The author of the most famous story in Canadian hockey history was so busy racing to meet a book deadline that he had little time to keep up with the amazing story unfolding in his own city.
On Thursday night, the Montreal Canadiens defeated the Vegas Golden Knights 3-2 in overtime. The win gave the Canadiens victory in the semi-final series, meaning the team will now go on to play in the Stanley Cup final for the first time since 1993.
That, of course, was the last time a Canadian team won hockey’s holy grail.
“This morning, when I heard that the Canadiens had won the game,” Roch Carrier, the 84-year-old author of The Hockey Sweater, said Friday, “I thought of my days as a kid going to school, walking in the snow, dancing, jumping after a victory.
“We, as much as the players, had won the game!”
That pretty much captured the mood around Centre Bell as the final whistle blew on the Canadiens’ fourth victory of the third round. With no packed rink possible during the pandemic, the streets instead were packed with thousands of fans delirious over such unexpected success.
A team that couldn’t possibly beat the Toronto Maple Leafs came back from being down three games to one to win Round 1. A team not expected to challenge the Winnipeg Jets swept them in four straight to claim Round 2. A team judged hopeless against the mighty Golden Knights had just created welcome hope in a city, and through much of the country, where hope and good news have been on lockdown for many months.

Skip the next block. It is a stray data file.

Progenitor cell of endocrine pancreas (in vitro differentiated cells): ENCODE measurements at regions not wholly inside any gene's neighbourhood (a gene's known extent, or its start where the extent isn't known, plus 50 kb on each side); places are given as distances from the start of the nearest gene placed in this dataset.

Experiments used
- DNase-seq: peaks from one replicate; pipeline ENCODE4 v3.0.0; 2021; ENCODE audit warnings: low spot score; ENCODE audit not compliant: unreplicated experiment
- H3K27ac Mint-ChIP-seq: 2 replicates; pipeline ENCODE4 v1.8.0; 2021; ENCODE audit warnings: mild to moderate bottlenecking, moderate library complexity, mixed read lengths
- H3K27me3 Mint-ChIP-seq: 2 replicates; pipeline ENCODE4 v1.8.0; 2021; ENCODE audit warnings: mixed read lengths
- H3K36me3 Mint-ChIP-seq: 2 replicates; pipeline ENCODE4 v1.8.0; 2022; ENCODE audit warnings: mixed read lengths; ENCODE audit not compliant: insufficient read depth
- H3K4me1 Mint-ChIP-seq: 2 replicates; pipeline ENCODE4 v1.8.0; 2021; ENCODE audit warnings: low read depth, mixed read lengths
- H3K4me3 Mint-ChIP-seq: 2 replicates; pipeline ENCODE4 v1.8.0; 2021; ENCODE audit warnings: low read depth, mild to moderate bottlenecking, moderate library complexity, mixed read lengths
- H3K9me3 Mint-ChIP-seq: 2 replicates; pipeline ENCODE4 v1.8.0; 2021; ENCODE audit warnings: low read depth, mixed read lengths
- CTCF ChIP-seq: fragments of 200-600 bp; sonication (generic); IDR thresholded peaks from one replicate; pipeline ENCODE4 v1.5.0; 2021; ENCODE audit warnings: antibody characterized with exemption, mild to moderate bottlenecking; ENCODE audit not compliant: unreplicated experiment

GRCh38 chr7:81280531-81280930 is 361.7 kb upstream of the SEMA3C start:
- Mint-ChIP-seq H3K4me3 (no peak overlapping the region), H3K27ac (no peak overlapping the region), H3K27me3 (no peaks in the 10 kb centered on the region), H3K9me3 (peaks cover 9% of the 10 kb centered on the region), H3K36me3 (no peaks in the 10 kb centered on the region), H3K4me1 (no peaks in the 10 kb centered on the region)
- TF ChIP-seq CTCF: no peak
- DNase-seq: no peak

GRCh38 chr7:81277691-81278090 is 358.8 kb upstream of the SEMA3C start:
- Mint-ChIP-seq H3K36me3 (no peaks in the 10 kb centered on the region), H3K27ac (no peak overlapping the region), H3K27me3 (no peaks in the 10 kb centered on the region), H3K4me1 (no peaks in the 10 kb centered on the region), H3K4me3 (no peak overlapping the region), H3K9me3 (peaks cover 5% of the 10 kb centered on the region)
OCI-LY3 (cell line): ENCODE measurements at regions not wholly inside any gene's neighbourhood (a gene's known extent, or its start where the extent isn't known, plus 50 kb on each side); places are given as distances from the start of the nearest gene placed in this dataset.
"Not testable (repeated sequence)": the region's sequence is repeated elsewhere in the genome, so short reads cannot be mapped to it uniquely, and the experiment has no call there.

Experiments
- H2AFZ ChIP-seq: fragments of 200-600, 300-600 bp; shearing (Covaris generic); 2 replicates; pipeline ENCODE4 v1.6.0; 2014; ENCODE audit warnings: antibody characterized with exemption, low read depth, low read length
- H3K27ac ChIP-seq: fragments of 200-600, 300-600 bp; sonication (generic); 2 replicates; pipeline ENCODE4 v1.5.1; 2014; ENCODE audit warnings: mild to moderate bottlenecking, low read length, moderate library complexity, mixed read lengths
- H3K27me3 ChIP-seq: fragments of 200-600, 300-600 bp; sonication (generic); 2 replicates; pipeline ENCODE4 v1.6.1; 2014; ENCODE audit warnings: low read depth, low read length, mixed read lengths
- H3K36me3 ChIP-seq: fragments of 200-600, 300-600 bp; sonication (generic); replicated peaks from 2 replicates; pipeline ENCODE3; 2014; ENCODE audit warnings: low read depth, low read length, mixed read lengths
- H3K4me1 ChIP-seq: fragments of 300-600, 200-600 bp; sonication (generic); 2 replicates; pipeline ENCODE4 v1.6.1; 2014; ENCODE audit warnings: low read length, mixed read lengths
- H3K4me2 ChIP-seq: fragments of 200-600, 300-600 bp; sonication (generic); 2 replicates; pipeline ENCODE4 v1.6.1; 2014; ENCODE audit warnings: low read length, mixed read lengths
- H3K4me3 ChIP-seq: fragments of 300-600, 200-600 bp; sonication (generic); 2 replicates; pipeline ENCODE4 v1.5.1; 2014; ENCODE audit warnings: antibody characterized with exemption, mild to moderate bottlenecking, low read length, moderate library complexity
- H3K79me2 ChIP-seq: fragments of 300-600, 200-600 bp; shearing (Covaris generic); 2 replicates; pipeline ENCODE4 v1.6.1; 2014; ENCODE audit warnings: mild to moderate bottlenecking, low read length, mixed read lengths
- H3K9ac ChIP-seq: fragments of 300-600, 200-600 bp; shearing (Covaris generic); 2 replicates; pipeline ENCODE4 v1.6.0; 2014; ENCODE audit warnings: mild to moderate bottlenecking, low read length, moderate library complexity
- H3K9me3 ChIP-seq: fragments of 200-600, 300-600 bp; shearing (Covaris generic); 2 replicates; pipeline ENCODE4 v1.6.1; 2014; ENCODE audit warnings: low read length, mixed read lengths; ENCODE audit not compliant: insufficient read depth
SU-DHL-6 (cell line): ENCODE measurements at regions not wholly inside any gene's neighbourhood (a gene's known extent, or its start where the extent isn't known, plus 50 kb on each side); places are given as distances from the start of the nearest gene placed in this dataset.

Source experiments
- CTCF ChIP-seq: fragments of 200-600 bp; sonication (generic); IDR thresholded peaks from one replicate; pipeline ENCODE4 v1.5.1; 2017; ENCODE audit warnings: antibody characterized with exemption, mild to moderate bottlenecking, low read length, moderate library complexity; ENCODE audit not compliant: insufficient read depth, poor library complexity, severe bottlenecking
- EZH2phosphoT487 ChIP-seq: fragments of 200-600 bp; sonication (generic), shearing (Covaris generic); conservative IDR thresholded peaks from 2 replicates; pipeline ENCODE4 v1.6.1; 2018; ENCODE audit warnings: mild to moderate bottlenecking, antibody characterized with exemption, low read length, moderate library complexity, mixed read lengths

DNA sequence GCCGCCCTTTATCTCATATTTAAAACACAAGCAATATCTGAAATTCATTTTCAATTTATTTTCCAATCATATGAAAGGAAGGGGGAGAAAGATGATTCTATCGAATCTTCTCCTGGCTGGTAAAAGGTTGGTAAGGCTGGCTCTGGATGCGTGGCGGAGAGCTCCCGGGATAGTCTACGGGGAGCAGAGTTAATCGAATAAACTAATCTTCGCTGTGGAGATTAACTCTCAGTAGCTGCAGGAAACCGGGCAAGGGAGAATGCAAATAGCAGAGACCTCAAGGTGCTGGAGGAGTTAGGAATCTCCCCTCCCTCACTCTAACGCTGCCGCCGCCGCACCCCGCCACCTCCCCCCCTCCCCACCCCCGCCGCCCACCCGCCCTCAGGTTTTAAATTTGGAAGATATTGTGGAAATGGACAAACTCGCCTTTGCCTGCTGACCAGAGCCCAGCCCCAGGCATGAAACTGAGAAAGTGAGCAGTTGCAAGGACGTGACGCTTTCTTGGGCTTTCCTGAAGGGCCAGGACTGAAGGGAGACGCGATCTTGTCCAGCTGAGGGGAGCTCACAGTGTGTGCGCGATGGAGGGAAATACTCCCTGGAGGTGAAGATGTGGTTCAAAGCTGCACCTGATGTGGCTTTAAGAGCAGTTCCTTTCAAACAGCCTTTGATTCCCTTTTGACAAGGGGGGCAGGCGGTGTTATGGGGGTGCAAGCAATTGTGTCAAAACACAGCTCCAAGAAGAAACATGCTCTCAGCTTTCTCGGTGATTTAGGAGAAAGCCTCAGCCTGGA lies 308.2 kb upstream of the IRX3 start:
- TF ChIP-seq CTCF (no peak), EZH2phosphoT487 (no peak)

“As an old man,” Carrier said, “I thought, of course, about Maurice Richard, the champion. And then I thought about the man who was telling me later, when I was a young writer, how he was preparing himself for the challenge, playing in advance the game in his head and preparing himself to be ready to answer to any attack.”
Maurice (Rocket) Richard, of course, was so long the face of the franchise that has won 24 Stanley Cups and will now challenge for a 25th.
Essentially, the 2021 Montreal Canadiens have come this far by doing precisely that: answering any attack. If there has been one continuous theme throughout their triumphant three rounds, it has been that the star attackers on the other side have regularly fizzled under intense checking.
“I got skunked this series,” said a dismal Mark Stone, the Golden Knights captain and leader who did not have a single point in the six games. “That can’t happen.”
But it did, just as it happened to Auston Matthews in the Toronto series and Mark Scheifele of the Jets. They didn’t exactly get skunked, but they sort of, er, stunk.
For Carrier, the opening-round victory over Toronto had to bring a smile of satisfaction, life imitating art. His 1979 short story The Hockey Sweater was originally published under the title Une abominable feuille d’érable sur la glace – An Abominable Maple Leaf on the Ice. The story became iconic after the National Film Board produced an animated film version, retitled The Hockey Sweater. For many years, Carrier’s words were featured on the back of the Canadian $5 bill.